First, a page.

The doors open for the Gala, a casual event, at 6:30 p.m. at the Garst Museum. This is a FUNdraiser for the Garst Museum and The National Annie Oakley Center. Come and join in on this great evening of live and silent auctions, lots of fun raffles, door prizes, and light hors d’oeuvres catered by Montage. Event tickets are $20.00 per person in advance or $15.00 with Garst membership discount and advance reservations. Plan to attend by calling the Garst Museum. at 937.548.5250. Reserve tables are available for groups of six or more. You can view the many auction and raffle prizes at this link: https://www.flickr.com/photos/garstmuseum/
At 9 p.m., the church will show a popular family movie. “We’d love to tell you what movie we’re showing. It’s too bad the church video license doesn’t let us announce the title to the general public,” said Pastor Angela Meeks. Meeks adds that individuals can contact the church to learn the title. Popcorn and other refreshments will be offered free of charge throughout the evening.
First UMC is becoming a favorite place for families on First Fridays. “We know that families are looking for safe and affordable ways to have fun in downtown Greenville,” Pastor Meeks said. “Helping meet that need fits perfectly with our vision for ministry.” The church plans to provide family activities during every First Friday Downtown. First Friday activities at First UMC are free and open to the public.
First United Methodist offers family worship at 10 a.m. every Sunday. The church is located at 202 West 4th Street in Greenville. For more information, call 937-548-3075 or visit www.firstmethodistgreenville.org.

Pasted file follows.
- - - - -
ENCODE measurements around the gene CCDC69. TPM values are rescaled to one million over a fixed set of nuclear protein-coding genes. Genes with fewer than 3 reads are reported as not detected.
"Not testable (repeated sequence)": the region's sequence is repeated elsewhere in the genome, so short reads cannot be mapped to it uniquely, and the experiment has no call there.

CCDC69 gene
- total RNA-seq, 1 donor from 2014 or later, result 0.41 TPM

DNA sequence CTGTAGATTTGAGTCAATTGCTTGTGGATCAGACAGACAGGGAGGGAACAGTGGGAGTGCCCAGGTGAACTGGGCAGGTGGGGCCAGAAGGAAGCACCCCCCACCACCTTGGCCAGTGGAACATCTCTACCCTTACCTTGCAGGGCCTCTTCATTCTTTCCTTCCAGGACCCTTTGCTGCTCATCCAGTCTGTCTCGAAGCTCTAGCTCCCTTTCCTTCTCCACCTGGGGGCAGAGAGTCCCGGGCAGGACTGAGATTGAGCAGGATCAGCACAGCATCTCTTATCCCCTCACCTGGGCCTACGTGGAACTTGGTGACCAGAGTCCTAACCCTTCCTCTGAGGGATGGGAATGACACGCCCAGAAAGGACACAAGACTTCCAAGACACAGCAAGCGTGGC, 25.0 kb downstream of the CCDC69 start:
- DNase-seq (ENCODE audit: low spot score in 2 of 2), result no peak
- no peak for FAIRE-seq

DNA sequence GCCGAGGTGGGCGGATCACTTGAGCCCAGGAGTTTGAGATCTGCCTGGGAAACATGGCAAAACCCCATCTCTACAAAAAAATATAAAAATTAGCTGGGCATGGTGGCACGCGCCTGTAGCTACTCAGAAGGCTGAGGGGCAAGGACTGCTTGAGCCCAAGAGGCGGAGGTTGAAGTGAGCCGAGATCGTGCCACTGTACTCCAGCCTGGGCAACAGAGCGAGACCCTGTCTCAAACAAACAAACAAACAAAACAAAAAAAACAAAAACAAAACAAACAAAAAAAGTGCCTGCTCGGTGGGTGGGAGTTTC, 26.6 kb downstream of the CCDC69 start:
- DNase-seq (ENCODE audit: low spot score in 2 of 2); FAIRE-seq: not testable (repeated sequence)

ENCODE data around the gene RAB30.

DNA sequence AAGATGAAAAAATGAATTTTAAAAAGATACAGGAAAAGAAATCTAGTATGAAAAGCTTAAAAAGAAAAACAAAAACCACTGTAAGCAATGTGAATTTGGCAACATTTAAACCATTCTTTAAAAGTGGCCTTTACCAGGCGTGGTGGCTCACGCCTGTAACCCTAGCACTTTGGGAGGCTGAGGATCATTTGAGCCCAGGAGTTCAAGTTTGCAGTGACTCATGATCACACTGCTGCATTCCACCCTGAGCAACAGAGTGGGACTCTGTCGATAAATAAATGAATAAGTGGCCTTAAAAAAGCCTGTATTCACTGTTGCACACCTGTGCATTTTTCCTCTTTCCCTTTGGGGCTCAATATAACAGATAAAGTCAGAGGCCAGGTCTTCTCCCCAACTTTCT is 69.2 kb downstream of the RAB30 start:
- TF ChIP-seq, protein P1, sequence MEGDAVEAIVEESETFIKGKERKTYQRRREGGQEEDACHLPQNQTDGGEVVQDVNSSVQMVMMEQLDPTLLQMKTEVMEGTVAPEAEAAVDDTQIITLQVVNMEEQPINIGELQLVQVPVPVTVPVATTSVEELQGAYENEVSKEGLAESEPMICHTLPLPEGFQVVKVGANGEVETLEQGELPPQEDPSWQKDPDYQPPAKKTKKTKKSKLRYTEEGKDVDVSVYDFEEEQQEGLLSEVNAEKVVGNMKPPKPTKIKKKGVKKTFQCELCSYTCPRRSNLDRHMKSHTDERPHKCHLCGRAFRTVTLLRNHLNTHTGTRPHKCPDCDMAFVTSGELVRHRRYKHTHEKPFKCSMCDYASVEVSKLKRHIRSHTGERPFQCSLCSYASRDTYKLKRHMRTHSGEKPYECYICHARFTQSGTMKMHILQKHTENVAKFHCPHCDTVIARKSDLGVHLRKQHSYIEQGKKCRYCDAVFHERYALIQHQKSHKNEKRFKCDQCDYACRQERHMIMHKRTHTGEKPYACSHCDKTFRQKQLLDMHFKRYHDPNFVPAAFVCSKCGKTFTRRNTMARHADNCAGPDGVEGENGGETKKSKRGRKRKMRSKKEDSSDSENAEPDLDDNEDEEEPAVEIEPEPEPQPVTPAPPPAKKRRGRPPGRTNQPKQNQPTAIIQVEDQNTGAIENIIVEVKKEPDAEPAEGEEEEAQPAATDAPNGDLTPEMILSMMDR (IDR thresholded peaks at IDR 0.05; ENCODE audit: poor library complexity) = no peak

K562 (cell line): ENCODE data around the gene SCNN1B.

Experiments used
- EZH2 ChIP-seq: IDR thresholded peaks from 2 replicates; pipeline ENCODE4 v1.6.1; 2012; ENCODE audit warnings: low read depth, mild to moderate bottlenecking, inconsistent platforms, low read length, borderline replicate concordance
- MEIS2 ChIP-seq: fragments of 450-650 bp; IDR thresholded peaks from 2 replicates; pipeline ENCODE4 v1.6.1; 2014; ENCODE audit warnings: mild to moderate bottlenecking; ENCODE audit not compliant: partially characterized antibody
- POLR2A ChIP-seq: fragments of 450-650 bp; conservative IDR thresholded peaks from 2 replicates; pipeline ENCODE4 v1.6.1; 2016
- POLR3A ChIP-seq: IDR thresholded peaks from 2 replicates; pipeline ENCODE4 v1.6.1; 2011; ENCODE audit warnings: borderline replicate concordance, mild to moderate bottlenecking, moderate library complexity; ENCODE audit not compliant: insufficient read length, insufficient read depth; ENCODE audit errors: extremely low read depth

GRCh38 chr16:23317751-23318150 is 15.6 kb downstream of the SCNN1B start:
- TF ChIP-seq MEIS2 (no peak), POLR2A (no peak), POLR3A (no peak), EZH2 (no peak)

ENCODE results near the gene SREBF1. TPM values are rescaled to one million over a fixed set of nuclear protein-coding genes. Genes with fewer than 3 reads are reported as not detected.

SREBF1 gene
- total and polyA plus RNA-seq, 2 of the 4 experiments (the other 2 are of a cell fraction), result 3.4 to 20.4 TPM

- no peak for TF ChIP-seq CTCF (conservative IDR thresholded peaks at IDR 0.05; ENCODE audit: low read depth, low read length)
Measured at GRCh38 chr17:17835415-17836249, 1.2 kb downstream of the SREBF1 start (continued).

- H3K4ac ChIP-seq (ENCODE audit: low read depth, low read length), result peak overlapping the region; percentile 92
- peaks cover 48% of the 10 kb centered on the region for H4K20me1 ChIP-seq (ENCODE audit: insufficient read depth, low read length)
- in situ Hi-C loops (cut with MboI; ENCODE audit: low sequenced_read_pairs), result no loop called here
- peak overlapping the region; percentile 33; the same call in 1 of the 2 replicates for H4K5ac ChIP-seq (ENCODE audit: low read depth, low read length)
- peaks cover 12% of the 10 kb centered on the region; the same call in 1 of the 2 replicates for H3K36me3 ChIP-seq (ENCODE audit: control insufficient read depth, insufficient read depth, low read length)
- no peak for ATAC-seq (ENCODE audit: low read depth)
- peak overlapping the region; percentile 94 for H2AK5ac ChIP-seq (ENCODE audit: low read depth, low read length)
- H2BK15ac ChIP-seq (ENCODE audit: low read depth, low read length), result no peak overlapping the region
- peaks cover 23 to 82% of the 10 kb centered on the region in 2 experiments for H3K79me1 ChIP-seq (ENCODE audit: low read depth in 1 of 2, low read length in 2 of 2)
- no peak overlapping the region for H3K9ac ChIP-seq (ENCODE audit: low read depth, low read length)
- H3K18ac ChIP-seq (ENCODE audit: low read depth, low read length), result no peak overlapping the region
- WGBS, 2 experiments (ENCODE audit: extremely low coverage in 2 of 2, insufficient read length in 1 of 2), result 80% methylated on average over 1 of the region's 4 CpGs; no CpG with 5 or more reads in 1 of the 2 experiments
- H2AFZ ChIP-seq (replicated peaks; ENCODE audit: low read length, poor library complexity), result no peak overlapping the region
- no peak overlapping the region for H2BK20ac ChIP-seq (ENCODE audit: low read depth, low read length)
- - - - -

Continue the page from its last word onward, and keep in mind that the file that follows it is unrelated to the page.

What leads to this variability? “Soil type, production history, location and emotions”, said Custer.
Barry Ward, Assistant Extension Professor, Leader Production Business Management, recently release the latest study results for land values and cash values. The complete survey can be found at http://go.osu.edu/2016landvalues.
The “Western Ohio Cropland Values and Cash Rents” study was conducted from February through April in 2016. The study is an opinion based survey used to poll professionals with a knowledge of Ohio’s cropland values and rental rates. Surveyed groups include professional farm managers, rural appraisers, agricultural lenders, OSU Extension educators, and Farm Service Agency personnel. Landowners and farmers are represented, but as a minority of the survey respondents.
Ohio cropland values and cash rental rates are projected to decrease in 2016. According to the Ohio Cropland Values and Cash Rents Survey bare cropland values in western Ohio are expected to decrease from 4.8% to 11.1% in 2016 depending on the region and land class.
Cash rents are expected to decline from 5.6% to 7.6% depending on the region and land class. For more information about OSU Extension, Darke County, visit the Darke County OSU Extension web site at www.darke.osu.edu or the OSU Extension Darke County Facebook page.
Monday, May 30, 2016
On May 6, 2016 at 3:58 PM Darke County Sheriffs Deputies, along with Greenville Township Fire Department, Greenville Rescue and Careflight, responded to an injury accident on US127 in the area of Childrens Home Bradford Rd.